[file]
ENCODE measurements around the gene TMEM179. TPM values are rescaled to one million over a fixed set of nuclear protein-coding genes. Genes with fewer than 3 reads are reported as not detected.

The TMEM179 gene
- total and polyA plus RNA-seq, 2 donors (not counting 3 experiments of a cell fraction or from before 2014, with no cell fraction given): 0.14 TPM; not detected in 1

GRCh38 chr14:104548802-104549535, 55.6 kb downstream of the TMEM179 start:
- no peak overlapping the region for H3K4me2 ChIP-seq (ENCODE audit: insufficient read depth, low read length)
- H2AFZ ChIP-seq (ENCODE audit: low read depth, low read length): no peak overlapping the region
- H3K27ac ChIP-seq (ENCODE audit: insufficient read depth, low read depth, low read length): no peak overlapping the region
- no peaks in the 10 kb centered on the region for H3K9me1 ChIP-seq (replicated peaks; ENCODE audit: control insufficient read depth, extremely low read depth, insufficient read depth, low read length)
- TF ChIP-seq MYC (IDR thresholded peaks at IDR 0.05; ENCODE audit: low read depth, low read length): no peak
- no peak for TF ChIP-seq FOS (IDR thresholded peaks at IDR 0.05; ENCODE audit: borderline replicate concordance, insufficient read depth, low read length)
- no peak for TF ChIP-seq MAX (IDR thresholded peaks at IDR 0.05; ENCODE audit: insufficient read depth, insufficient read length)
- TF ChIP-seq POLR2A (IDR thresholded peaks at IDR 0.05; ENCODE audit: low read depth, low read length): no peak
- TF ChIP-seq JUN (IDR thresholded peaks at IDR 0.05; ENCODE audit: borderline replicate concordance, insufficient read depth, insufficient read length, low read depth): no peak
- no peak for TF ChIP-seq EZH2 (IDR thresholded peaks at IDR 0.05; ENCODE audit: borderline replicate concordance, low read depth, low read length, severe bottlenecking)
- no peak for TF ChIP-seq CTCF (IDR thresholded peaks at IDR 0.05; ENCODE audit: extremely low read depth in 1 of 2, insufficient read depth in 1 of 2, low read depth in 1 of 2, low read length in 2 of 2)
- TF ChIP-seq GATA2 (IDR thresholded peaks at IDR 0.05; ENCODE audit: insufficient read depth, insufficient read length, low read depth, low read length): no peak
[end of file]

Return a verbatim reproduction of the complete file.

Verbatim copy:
ENCODE measurements around the gene TMEM179. TPM values are rescaled to one million over a fixed set of nuclear protein-coding genes. Genes with fewer than 3 reads are reported as not detected.

The TMEM179 gene
- total and polyA plus RNA-seq, 2 donors (not counting 3 experiments of a cell fraction or from before 2014, with no cell fraction given): 0.14 TPM; not detected in 1

GRCh38 chr14:104548802-104549535, 55.6 kb downstream of the TMEM179 start:
- no peak overlapping the region for H3K4me2 ChIP-seq (ENCODE audit: insufficient read depth, low read length)
- H2AFZ ChIP-seq (ENCODE audit: low read depth, low read length): no peak overlapping the region
- H3K27ac ChIP-seq (ENCODE audit: insufficient read depth, low read depth, low read length): no peak overlapping the region
- no peaks in the 10 kb centered on the region for H3K9me1 ChIP-seq (replicated peaks; ENCODE audit: control insufficient read depth, extremely low read depth, insufficient read depth, low read length)
- TF ChIP-seq MYC (IDR thresholded peaks at IDR 0.05; ENCODE audit: low read depth, low read length): no peak
- no peak for TF ChIP-seq FOS (IDR thresholded peaks at IDR 0.05; ENCODE audit: borderline replicate concordance, insufficient read depth, low read length)
- no peak for TF ChIP-seq MAX (IDR thresholded peaks at IDR 0.05; ENCODE audit: insufficient read depth, insufficient read length)
- TF ChIP-seq POLR2A (IDR thresholded peaks at IDR 0.05; ENCODE audit: low read depth, low read length): no peak
- TF ChIP-seq JUN (IDR thresholded peaks at IDR 0.05; ENCODE audit: borderline replicate concordance, insufficient read depth, insufficient read length, low read depth): no peak
- no peak for TF ChIP-seq EZH2 (IDR thresholded peaks at IDR 0.05; ENCODE audit: borderline replicate concordance, low read depth, low read length, severe bottlenecking)
- no peak for TF ChIP-seq CTCF (IDR thresholded peaks at IDR 0.05; ENCODE audit: extremely low read depth in 1 of 2, insufficient read depth in 1 of 2, low read depth in 1 of 2, low read length in 2 of 2)
- TF ChIP-seq GATA2 (IDR thresholded peaks at IDR 0.05; ENCODE audit: insufficient read depth, insufficient read length, low read depth, low read length): no peak